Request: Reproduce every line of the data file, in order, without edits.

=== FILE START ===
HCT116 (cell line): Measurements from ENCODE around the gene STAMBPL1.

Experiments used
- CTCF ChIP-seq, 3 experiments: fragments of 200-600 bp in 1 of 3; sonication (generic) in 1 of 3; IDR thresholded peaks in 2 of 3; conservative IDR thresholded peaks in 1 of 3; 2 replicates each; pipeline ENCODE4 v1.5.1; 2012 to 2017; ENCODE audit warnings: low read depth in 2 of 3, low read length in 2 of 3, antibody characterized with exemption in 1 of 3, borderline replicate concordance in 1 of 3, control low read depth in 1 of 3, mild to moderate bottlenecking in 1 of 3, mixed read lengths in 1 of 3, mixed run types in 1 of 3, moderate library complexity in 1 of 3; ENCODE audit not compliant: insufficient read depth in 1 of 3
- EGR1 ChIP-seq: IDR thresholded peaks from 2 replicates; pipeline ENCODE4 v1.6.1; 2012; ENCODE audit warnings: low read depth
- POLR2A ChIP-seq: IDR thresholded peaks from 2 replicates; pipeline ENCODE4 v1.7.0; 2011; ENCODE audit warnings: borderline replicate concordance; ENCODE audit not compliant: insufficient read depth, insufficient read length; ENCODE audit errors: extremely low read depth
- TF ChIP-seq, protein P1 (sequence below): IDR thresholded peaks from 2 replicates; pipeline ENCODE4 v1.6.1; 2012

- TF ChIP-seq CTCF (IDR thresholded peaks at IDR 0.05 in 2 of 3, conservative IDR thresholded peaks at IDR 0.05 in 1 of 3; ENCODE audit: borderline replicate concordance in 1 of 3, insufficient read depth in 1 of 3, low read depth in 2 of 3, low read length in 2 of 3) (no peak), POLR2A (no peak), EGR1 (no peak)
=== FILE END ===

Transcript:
HCT116 (cell line): Measurements from ENCODE around the gene STAMBPL1.

Experiments used
- CTCF ChIP-seq, 3 experiments: fragments of 200-600 bp in 1 of 3; sonication (generic) in 1 of 3; IDR thresholded peaks in 2 of 3; conservative IDR thresholded peaks in 1 of 3; 2 replicates each; pipeline ENCODE4 v1.5.1; 2012 to 2017; ENCODE audit warnings: low read depth in 2 of 3, low read length in 2 of 3, antibody characterized with exemption in 1 of 3, borderline replicate concordance in 1 of 3, control low read depth in 1 of 3, mild to moderate bottlenecking in 1 of 3, mixed read lengths in 1 of 3, mixed run types in 1 of 3, moderate library complexity in 1 of 3; ENCODE audit not compliant: insufficient read depth in 1 of 3
- EGR1 ChIP-seq: IDR thresholded peaks from 2 replicates; pipeline ENCODE4 v1.6.1; 2012; ENCODE audit warnings: low read depth
- POLR2A ChIP-seq: IDR thresholded peaks from 2 replicates; pipeline ENCODE4 v1.7.0; 2011; ENCODE audit warnings: borderline replicate concordance; ENCODE audit not compliant: insufficient read depth, insufficient read length; ENCODE audit errors: extremely low read depth
- TF ChIP-seq, protein P1 (sequence below): IDR thresholded peaks from 2 replicates; pipeline ENCODE4 v1.6.1; 2012

- TF ChIP-seq CTCF (IDR thresholded peaks at IDR 0.05 in 2 of 3, conservative IDR thresholded peaks at IDR 0.05 in 1 of 3; ENCODE audit: borderline replicate concordance in 1 of 3, insufficient read depth in 1 of 3, low read depth in 2 of 3, low read length in 2 of 3) (no peak), POLR2A (no peak), EGR1 (no peak)